Once again, investors find themselves in the uncomfortable position of deciding which way the S&P 500 might be headed next, amid mounting conflicting fundamentals. While Europe and China are showing increasing signs of a slowdown, the U.S.’s economy is still chugging along, albeit in a very late phase of the business cycle.
As well, the bull market for equities, now the longest on record, may be getting too old for all the whipsawing that’s been occurring. There’s a good chance the market might just decide to go into hibernation. With that in mind traders and investors can’t be faulted for wondering if there’s still some life left in this bull market.
Most company executives and hedge fund managers seem to think there is. Growth will undoubtedly slow, after factoring in an economic boom that was largely manufactured by the biggest tax cut in history. Still, most believe there will be modest growth, sufficient to support stock prices.
We, however, maintain our position, in place since the late December rout, that a retracement was likely to follow before the next leg down, in a downtrend. That was indeed what happened, to the tune of 13% gains. But technicals are now signaling there could be another slide ahead.
From October through December the S&P 500 was in a bind, as bulls and bears negotiated the direction of the trend. Once the bears won the tug-of-war, they took prices down to the brink of a 20% decline that is the widely accepted threshold for a bear market. While the price didn’t complete the bull-to-bear reversal threshold, it posted a second low, to complete the required descending series that marks a downtrend.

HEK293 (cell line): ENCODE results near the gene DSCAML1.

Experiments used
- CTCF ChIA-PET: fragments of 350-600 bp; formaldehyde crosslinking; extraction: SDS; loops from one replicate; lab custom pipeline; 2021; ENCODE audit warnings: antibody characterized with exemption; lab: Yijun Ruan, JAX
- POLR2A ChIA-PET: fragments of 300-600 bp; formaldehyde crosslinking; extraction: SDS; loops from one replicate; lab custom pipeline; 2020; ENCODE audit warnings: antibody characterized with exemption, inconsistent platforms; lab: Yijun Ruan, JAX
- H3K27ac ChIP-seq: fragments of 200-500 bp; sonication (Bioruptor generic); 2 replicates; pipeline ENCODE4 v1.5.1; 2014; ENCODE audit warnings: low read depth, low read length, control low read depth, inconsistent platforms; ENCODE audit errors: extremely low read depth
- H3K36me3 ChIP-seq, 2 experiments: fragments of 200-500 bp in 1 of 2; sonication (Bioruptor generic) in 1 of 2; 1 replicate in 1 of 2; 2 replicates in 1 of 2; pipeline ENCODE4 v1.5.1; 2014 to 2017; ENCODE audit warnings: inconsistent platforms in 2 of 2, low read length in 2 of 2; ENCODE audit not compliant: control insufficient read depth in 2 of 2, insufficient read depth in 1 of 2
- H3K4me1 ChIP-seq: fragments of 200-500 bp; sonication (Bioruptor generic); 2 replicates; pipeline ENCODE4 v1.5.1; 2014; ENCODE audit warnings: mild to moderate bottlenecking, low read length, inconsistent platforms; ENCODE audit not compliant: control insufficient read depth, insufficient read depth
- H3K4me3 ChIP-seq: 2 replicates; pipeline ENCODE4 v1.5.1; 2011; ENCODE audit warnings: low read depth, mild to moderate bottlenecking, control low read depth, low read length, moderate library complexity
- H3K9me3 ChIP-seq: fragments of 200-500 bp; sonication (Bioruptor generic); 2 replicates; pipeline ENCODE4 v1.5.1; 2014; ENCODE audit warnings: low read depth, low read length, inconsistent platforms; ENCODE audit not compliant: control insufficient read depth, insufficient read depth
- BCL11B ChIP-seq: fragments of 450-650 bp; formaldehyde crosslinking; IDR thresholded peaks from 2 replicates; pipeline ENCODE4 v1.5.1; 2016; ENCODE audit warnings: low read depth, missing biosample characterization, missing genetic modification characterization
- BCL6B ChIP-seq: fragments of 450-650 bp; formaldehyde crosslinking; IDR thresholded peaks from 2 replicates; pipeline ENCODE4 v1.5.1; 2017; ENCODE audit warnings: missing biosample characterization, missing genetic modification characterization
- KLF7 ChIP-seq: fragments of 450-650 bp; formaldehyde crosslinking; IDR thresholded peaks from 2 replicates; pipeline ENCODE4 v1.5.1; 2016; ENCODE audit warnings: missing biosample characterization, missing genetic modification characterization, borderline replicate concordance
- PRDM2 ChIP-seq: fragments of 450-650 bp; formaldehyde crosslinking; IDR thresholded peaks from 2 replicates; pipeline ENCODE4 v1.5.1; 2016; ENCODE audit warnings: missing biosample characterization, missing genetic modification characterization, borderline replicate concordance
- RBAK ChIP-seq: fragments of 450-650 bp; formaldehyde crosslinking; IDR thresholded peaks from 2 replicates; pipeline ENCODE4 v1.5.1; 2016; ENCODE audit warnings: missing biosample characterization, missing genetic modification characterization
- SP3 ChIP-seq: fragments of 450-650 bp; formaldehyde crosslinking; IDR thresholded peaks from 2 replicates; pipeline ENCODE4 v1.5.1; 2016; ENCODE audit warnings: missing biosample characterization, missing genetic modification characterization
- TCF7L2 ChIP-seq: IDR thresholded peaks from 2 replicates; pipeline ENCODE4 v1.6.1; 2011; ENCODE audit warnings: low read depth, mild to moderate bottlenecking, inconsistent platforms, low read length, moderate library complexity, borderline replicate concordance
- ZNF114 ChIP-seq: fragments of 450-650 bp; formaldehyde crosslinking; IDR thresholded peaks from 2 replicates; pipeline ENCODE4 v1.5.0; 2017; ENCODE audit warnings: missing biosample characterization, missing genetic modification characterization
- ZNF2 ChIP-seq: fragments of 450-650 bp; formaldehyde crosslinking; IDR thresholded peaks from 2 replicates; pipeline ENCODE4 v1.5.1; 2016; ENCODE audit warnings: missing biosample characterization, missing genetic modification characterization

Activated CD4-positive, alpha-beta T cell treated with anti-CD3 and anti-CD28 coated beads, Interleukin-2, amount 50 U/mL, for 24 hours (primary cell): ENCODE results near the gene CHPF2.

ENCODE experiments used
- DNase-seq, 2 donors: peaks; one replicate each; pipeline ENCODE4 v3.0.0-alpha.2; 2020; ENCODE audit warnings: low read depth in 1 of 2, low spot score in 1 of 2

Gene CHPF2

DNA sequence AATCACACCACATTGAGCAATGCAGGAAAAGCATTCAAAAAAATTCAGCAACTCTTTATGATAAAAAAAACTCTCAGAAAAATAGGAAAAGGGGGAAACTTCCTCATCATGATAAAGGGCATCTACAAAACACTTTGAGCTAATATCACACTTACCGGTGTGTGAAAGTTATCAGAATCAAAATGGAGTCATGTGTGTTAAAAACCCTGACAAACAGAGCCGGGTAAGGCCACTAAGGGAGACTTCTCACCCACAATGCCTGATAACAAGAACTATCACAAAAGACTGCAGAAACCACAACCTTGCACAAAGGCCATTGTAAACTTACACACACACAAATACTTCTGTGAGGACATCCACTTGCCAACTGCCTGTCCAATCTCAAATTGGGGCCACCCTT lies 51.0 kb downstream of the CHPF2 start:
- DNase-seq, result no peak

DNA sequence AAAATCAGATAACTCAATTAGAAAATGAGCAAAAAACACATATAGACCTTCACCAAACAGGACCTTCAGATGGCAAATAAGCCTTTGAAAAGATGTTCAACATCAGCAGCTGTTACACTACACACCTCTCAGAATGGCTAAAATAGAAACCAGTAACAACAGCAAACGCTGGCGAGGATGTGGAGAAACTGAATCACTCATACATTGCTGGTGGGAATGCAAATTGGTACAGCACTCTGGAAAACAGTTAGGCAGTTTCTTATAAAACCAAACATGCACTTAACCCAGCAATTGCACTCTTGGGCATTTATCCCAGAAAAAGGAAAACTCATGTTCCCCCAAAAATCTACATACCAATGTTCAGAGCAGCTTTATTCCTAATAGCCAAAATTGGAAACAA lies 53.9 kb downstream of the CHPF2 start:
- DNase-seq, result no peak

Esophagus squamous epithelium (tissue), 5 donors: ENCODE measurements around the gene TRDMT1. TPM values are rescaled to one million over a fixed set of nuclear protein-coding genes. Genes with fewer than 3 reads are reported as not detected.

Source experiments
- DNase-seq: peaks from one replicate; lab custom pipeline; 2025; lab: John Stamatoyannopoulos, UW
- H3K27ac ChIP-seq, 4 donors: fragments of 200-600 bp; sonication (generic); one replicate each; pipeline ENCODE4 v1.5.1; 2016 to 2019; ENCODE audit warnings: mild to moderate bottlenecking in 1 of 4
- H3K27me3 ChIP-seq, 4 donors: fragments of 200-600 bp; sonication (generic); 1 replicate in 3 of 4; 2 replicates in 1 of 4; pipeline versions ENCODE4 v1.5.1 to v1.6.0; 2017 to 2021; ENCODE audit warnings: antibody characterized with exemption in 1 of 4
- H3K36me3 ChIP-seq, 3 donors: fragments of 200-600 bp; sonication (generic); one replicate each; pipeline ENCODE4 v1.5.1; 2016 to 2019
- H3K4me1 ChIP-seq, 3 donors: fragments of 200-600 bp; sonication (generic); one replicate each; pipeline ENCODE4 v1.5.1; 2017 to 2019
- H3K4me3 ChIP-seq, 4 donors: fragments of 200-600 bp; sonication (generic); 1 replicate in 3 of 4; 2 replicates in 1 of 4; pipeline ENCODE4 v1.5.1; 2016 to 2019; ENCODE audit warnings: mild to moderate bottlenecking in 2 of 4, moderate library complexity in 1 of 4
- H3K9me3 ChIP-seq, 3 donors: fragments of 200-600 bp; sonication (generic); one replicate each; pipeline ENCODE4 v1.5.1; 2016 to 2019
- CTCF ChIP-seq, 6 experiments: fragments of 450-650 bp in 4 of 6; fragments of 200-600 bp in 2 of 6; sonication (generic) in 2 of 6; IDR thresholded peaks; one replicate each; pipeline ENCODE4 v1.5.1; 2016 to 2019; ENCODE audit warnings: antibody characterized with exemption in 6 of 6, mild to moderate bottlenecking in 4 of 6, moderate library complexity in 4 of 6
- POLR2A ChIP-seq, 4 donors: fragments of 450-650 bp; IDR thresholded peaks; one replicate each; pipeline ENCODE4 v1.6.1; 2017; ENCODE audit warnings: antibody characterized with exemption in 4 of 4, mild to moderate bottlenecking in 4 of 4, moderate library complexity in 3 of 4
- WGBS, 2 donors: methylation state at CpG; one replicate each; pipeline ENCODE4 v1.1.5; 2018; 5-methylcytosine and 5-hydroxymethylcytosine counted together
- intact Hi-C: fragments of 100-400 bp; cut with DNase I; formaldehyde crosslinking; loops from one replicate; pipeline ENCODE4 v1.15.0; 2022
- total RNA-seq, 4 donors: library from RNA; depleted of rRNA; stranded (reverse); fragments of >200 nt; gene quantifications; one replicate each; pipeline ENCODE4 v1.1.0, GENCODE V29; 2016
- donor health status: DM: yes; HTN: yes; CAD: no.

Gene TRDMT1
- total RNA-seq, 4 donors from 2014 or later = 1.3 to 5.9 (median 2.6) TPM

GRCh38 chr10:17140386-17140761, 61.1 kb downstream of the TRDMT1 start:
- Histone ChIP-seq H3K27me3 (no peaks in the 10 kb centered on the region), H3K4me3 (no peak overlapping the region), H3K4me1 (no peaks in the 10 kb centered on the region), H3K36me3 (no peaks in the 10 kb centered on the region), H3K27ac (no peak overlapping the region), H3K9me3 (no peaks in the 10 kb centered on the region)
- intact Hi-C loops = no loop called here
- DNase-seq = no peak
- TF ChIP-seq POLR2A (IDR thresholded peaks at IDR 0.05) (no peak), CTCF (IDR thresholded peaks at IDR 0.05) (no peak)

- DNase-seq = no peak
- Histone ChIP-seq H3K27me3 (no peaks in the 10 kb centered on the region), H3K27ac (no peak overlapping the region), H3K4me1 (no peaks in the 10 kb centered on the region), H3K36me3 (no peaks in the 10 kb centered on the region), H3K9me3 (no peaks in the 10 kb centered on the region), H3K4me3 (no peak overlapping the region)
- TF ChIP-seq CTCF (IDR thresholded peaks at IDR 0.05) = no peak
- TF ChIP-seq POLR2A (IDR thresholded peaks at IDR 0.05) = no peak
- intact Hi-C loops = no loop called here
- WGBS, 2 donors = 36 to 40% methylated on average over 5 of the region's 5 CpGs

Note that the recent eight days of gains out of 10, were stopped at the intersection where the downtrend line from the September record-peak meets the bottom of the October-December range. It’s where many traders have had a dog in the fight, increasing the presumed resistance.
Also, the downtrend line‘s significance is underscored by a Death Cross, which was followed by another bearish cross, as moving averages, among other signals, demonstrate that prices are weakening.
RSI is struggling to maintain momentum and the MACD is curving down, a sell signal. Obviously anything can happen in markets, especially with so many risks in place. Nonetheless, our money’s on another rout.
Trading Strategies – Short Position Setup
Conservative traders should wait for prices to fall below the short-term uptrend line since what we consider to be the post-Christmas dead cat bounce. Then they would wait for a potential pull-back to retest the broken, short-term uptrend line and the medium-term downtrend line since September.
Moderate traders might be content with a close below 2,600, the horizontal support since October 20.
Aggressive traders may short now, provided they can afford a stop loss, at least above Friday’s high of 2,675.47, if not the 2,700 psychological level, which is also right on top of the above described resistance-confluence.
- Entry: 2,650, below yesterday’s intraday high
- Stop-loss: 2,700
- Risk: 50 points
- Target: 2,500 – psychological support
- Reward: 150 points
- Risk-Reward Ratio: 1:3